The common hoptree has been best known over the centuries for its medicinal uses. The bark of its roots has been used to fight bacteria, improve the appetite, and soothe mucous membranes. But most modern gardeners will be more interested in the fact that it draws butterflies. The species plant is not very showy apart from its clusters of rounded samaras, so seek the golden cultivar for better landscape color.
|Botanical Name||Ptelea trifoliata|
|Common Name||Common hop tree, common hoptree, wafer ash, stinking ash|
|Plant Type||Deciduous tree|
|Mature Size||15 to 20 feet tall and wide|
|Sun Exposure||Partial shade to full shade|
|Soil Type||Moderately dry, well-drained, and of average fertility|
|Bloom Time||May and June|
|Hardiness Zones||4 to 9|
|Native Area||Eastern and central United States|
Origin of the Names
Ptelea is Greek for "elm tree," a nod to the resemblance the samara bears to that on elm trees (Ulmus spp.). Meanwhile, trifoliata refers to the three leaflets of the compound leaves.
The primary common name of "hoptree" comes from the use of the seeds as a substitute for hops (Humulus spp.) in making beer. This has been a common practice when hops has been unavailable, and the common hoptree is by no means the only plant used as an alternative to hops, other examples being:
The other common names for this tree allude presumably to the compound leaf, a feature the tree shares with ash trees (Fraxinus spp.). The name of "wafer ash" refers specifically to the wafer-like shape of the samaras. The name of "stinking ash" derives from the plant's smell: Some find that the flowers stink, and even more are put off by the smell of the leaves and bark when crushed.
How to Grow Common Hoptree
The common hoptree is easy to grow because it adapts to many different environments and shows tolerance for a number of challenging conditions. Follow the recommendations offered that indicate the ideal conditions for the plant, but realize that the common hoptree is more forgiving than many other trees.
The common hoptree is an understory tree in the wild. So it is best suited to a shady spot in the landscape. But it will tolerate some sun if given enough water.
Providing soil that drains well is perhaps the most important requirement for the common hoptree.
When grown in shade, the plant has below-average water needs. As always, though, a tree that you have just put in the ground should be pampered with sufficient water so that it has a chance to become established.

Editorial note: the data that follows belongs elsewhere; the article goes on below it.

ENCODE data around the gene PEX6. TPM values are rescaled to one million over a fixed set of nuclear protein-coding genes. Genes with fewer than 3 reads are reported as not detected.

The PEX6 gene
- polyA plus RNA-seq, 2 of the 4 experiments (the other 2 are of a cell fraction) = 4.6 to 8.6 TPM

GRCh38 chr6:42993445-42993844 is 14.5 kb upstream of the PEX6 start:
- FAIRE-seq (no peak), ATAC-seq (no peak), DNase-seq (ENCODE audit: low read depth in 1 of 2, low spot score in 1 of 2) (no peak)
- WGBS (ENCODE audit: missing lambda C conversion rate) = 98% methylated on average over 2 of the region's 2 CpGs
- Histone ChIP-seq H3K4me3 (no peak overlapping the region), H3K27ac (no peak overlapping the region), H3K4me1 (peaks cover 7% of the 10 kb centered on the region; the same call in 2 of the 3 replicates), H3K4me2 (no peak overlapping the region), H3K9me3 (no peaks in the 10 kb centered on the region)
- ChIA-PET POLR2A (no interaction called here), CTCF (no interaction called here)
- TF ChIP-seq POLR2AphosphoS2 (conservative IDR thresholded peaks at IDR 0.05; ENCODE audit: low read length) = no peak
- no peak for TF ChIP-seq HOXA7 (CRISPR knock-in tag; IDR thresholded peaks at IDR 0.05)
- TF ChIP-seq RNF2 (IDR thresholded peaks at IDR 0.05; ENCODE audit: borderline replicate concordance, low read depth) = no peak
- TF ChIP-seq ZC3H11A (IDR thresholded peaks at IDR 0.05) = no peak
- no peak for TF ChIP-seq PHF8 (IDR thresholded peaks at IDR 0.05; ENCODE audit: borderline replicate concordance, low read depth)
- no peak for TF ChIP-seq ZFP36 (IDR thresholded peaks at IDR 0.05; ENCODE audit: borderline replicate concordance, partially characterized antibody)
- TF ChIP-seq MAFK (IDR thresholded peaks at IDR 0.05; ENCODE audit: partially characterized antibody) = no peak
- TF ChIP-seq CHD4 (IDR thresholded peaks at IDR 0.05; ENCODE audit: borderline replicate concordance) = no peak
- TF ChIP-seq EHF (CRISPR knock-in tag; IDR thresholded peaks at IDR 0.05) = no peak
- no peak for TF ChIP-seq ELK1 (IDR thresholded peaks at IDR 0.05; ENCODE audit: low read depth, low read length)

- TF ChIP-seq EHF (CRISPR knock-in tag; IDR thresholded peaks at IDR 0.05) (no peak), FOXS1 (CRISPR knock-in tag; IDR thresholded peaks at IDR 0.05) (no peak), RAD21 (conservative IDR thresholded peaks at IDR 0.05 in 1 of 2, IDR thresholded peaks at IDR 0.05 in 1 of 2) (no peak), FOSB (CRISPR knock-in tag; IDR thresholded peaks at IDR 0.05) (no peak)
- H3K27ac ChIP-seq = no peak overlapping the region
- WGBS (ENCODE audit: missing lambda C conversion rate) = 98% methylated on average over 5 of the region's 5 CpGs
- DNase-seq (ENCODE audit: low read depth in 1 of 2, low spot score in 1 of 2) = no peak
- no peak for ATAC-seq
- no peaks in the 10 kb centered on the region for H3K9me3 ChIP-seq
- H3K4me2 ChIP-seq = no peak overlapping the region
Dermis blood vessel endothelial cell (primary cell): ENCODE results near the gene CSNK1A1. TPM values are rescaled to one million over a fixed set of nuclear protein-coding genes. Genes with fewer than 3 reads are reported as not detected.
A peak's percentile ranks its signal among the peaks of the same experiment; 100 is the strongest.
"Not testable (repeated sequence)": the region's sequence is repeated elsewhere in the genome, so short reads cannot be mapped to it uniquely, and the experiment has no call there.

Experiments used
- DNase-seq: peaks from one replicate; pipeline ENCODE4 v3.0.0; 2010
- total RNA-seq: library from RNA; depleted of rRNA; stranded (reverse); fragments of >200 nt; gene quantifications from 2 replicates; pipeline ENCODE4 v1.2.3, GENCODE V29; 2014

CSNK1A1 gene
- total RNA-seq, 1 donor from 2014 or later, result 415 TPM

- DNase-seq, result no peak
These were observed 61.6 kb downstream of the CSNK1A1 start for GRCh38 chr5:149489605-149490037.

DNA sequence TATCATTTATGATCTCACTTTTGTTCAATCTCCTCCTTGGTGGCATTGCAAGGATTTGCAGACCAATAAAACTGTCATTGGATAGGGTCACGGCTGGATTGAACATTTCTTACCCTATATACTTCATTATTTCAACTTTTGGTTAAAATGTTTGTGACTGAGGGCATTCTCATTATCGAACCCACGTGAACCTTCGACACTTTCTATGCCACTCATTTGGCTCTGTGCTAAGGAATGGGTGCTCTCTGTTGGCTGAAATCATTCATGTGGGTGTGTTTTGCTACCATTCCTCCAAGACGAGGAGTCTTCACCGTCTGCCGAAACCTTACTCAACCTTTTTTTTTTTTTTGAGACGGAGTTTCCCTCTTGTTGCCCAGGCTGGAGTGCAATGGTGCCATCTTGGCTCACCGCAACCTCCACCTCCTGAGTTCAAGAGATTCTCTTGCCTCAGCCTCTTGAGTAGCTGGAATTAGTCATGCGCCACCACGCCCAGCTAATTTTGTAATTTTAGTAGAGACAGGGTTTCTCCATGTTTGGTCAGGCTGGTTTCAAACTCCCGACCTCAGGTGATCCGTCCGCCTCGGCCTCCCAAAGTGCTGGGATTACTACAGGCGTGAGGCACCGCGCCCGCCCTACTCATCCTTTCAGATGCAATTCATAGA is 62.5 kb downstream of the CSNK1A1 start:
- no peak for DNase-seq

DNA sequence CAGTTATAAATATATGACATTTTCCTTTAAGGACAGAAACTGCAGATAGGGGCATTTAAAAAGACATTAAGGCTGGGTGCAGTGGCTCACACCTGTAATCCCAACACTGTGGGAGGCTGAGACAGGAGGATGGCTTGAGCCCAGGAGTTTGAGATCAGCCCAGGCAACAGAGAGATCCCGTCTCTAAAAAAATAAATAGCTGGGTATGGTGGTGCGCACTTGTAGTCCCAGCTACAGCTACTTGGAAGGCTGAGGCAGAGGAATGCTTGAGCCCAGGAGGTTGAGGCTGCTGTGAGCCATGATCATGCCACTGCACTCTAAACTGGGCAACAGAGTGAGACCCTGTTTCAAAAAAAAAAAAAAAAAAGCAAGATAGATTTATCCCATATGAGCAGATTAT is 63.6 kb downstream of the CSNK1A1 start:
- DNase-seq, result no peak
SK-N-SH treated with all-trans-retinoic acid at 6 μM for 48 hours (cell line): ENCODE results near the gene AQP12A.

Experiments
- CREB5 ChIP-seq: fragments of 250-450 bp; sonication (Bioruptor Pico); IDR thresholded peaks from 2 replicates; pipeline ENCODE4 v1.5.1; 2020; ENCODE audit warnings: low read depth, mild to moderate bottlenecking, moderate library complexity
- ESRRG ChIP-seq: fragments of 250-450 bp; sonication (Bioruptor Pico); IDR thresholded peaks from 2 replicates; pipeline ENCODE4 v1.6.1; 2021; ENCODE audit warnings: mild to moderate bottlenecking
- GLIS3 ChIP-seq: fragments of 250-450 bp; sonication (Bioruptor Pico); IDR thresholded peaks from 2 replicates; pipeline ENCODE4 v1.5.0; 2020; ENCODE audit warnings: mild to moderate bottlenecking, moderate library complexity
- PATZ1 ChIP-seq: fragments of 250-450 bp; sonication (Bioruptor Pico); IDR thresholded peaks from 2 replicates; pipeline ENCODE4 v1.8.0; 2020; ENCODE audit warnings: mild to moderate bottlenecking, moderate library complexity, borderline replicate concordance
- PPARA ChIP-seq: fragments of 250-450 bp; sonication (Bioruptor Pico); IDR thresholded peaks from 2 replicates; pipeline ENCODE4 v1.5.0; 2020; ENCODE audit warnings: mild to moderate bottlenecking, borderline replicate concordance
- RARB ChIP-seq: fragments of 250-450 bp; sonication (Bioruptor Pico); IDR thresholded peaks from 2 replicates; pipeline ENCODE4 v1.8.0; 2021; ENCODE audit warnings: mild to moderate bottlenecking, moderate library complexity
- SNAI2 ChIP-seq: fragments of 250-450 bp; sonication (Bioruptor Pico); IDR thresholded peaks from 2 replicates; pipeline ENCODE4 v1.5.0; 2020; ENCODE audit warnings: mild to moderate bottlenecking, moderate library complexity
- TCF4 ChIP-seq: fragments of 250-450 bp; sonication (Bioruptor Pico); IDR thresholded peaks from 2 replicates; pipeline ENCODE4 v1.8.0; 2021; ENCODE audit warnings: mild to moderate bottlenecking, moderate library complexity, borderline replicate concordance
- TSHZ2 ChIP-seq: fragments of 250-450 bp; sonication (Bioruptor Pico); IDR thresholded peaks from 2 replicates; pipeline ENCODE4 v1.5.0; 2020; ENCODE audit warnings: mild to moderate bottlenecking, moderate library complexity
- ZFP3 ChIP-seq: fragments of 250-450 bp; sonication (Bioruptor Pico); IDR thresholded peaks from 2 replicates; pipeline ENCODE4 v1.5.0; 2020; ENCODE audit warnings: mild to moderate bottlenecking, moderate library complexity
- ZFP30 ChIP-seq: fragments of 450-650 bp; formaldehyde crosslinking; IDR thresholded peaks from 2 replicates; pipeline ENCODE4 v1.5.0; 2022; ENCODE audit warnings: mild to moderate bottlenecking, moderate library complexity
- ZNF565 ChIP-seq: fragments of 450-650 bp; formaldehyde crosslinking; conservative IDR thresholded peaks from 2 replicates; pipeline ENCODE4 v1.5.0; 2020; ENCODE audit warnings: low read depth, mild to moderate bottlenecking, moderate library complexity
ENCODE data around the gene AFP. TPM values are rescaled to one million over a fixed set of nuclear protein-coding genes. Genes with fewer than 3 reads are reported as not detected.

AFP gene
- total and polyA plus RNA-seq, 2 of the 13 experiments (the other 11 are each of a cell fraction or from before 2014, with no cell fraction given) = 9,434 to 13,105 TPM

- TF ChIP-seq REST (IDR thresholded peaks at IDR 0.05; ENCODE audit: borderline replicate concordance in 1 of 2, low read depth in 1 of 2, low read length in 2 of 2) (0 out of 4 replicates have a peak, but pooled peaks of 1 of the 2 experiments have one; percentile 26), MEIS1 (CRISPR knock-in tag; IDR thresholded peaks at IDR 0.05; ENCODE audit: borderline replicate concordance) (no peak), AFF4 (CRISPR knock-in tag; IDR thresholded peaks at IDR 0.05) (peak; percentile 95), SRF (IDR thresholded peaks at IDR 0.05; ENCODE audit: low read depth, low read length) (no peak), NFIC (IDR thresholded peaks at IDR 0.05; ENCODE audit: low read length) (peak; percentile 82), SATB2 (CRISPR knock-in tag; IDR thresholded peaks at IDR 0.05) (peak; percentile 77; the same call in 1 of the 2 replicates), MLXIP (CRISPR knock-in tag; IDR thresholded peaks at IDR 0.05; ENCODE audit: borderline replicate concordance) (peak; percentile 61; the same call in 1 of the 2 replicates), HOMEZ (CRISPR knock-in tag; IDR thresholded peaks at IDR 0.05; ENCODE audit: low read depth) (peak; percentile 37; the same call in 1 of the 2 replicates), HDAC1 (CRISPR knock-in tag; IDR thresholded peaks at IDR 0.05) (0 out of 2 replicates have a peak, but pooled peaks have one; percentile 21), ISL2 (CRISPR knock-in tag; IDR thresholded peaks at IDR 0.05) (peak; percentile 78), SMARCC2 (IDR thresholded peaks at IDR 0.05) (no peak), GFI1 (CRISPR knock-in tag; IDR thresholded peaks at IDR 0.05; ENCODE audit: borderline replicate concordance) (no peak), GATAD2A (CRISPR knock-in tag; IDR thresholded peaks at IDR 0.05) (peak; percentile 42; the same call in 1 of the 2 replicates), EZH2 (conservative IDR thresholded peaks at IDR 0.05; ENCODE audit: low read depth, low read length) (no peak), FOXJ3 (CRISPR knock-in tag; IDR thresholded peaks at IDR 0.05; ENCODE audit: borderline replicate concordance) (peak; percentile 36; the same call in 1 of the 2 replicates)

This is another area in which the common hoptree is highly tolerant. It appreciates a dose of a balanced fertilizer each spring, but it is by no means dependent on it.
Features of Common Hoptree
The common hoptree stays short enough to be considered either a large shrub or a small tree. This plant is known for its rounded canopy, its winged fruit, and its dark green leaves, which become greenish-yellow in autumn. Each leaflet of the compound leaf is two and a half to five inches long and tapers to a point. The winged fruits are called "samaras," a plant feature most often associated with maple trees (Acer spp.).
The flowers are not a selling point for this plant. But the samaras that follow them are reasonably pretty and do hang around long enough to offer some visual interest during winter.
Landscape Uses for Common Hoptree
Its deciduous foliage is densely packed, making the common hoptree a good choice for use in informal privacy hedges during the summer and fall seasons. The species tree lacks any eye-popping feature at all, but the golden hoptree (Ptelea trifoliata 'Aurea') has enough color to serve as a specimen plant for the front yard. This cultivar has leaves that range in color from chartreuse to yellow to gold.
Family Ties for Common Hoptree
The common hoptree is a member of the Rutaceae family. This plant family is known familiarly as the "rue" or the "citrus" family. Other members of this group of plants include:
- The herb, common rue (Ruta graveolens)
- Mandarin oranges (Citrus reticulata)
- Lemons (Citrus limon)